For the first time ever, more than half of San Luis Obispo County's workforce could be on picket lines instead of in government offices from Dec. 11 to 14.
SLO County's largest employees union has notified administrators that it plans to strike amid discontent over a 2018-19 contract that included 0.5 percent raises.
- File Photo By Chris Mcguinness
- STRIKE LOOMING The SLO County Employees' Association is preparing for a strike Dec. 11 to 14, but 160 "essential employees," like clinicians at the SLO Jail (pictured), are barred from participating.
"This is a protest of the county's actions," said Pat McNamara, the SLO County Employees' Association (SLOCEA) general manager. "It's intended to get their attention and convey to them that this is a tool we have in the toolbox."
The looming strike, which was announced by the county on Nov. 20, comes after months of stalemated negotiations. The 1,737-member SLOCEA demanded 3 percent cost-of-living raises, while the county offered 0.5 percent, citing financial restraints.
Independent fact finders sided with the SLOCEA in July. Neutral arbitrators found that county staffers get paid 10 to 18 percent less than workers at comparable agencies, and that the county was in "a very strong financial position."
County leaders disagreed, pointing to a $3.6 million budget gap with "expenses outpacing revenue." After fact-finding, the county made a final offer to SLOCEA: 0.5 percent raises and increases to its health care contribution.
"We must be fiscally responsible. We offered them the increases we could afford this year," County Administrative Officer Wade Horton said in a Nov. 26 press release.
McNamara countered Horton's assertion.
"They raise the issue of their budget gap ... both fact finders scoffed at it, essentially. They could easily provide the cost-of-living adjustment that we requested," McNamara told New Times. "You have third-party neutrals who are not looking at the county's economic concerns with any merits, and the employees are certainly not."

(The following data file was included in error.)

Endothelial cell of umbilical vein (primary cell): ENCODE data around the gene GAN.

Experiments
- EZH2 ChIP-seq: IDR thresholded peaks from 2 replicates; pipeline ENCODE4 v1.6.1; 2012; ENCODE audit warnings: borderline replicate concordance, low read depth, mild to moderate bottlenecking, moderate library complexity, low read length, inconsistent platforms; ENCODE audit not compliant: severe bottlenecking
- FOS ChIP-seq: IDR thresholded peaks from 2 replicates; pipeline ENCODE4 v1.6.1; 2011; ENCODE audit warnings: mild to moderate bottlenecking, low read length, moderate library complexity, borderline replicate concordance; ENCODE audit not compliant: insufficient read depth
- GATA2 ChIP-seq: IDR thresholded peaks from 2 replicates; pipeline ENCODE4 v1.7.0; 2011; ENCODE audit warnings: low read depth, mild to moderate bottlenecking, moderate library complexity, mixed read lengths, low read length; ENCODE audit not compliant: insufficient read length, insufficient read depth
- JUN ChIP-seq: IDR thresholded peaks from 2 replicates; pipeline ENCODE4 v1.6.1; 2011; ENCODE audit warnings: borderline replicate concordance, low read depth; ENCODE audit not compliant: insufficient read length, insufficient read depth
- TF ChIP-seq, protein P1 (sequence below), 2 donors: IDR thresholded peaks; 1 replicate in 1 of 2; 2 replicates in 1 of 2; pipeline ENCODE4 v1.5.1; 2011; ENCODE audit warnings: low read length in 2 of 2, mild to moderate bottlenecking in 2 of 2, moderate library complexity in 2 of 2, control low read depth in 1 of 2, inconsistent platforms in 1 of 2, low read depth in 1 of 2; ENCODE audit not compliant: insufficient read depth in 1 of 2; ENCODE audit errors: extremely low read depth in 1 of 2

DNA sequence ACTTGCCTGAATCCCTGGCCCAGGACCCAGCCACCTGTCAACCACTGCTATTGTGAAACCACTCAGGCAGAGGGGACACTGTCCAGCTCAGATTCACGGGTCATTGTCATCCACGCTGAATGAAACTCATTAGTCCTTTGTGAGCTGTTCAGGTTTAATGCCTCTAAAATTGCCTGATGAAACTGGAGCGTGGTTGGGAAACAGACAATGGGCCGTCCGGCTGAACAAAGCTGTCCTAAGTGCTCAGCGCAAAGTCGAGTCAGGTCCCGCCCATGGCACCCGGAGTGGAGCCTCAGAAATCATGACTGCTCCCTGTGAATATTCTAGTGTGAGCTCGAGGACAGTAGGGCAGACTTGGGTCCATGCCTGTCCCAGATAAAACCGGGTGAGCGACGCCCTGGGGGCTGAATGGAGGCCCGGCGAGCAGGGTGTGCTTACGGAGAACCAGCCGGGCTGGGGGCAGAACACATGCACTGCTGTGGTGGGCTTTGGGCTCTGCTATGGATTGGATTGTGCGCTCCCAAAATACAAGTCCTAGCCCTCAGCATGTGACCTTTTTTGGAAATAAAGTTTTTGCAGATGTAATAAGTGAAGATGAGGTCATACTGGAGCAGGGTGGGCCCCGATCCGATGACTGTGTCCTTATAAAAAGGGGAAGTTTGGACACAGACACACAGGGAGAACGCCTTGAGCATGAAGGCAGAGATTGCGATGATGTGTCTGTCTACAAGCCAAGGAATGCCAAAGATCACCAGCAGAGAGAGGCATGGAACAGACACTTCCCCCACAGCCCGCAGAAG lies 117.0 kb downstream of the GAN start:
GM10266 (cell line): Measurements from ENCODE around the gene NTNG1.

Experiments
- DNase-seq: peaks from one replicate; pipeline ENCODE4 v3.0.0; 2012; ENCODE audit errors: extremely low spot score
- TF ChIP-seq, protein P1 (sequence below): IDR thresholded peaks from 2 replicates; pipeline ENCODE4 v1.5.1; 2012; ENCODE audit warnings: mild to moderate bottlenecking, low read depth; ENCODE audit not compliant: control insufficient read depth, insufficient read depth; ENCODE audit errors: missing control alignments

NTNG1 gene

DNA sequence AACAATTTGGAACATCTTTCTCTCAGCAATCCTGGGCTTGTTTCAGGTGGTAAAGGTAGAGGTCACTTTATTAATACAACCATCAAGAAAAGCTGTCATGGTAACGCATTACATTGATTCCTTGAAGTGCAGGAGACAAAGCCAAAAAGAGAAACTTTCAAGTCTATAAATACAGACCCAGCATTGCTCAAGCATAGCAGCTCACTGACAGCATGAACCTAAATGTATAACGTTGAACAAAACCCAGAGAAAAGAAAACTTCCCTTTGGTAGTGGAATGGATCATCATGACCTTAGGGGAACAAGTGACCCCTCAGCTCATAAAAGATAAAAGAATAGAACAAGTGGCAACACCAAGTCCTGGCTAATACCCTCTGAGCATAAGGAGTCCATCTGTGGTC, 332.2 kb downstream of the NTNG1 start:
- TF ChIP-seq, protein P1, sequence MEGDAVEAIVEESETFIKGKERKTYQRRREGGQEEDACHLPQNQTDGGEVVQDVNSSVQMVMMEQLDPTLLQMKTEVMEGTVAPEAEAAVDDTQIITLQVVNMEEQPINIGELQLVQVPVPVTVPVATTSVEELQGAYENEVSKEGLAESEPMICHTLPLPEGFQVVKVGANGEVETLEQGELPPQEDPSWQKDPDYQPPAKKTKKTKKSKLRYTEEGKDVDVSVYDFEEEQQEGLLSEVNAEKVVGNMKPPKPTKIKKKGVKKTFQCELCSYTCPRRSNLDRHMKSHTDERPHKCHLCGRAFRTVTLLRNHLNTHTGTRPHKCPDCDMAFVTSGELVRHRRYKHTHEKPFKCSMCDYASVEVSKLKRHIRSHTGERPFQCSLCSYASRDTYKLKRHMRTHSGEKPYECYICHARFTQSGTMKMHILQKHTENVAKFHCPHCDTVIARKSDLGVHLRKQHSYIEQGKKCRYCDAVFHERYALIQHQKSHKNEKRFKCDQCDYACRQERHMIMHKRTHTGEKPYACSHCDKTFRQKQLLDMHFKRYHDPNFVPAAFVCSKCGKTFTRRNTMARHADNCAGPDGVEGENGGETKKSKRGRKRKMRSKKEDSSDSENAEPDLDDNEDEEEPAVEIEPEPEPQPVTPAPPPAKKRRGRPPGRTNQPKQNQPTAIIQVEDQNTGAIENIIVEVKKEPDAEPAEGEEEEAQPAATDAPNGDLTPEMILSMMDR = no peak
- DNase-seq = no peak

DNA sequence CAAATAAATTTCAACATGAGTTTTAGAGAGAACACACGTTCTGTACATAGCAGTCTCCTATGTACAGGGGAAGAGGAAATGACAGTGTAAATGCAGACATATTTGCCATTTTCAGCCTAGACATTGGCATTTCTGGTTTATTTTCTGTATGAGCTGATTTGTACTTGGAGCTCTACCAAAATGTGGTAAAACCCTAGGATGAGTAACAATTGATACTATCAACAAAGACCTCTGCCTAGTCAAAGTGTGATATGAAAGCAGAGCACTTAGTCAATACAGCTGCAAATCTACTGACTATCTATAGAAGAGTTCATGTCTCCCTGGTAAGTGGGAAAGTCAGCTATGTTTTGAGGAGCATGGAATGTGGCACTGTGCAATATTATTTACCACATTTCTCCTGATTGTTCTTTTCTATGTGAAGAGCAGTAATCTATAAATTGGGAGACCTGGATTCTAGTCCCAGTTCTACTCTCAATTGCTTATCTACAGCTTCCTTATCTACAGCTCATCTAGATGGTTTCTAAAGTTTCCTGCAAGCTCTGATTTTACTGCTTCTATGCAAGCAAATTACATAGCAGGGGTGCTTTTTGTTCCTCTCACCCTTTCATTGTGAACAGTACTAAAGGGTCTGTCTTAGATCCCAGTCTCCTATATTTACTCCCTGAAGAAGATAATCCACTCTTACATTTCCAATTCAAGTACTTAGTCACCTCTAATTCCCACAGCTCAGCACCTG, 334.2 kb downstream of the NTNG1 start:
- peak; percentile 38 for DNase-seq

Not all SLOCEA members will be permitted to strike on Dec. 11. The SLOCEA and the county have agreed on 160 "essential employees" who may not participate "to protect public health and safety," according to the county.
Those employees include positions in the Sheriff's Office, Probation, Social Services, Health Agency, Public Works, and Animal Control, among other departments. Prior to this agreement, on Nov. 21, the county publicized its request for a court order through the Public Employment Relations Board to bar the essential employees from striking. It later withdrew the complaint, which McNamara referred to as "theatrics." He said SLOCEA was given mere minutes' notice prior to its filing.
Both parties have agreed the labor strike will not stretch past Dec. 14. One SLOCEA employee told New Times that the guaranteed end date, as well as the preventing of certain workers from participating, could take the teeth out of the demonstration.
"If everybody goes on strike except [essential employees], then it doesn't really have an impact," said the Social Services worker, who asked New Times to remain anonymous to avoid retaliation. "If nobody's answering the phone at Child Welfare, then the higher-ups would say, 'Whoa, we have a real problem here.'" Δ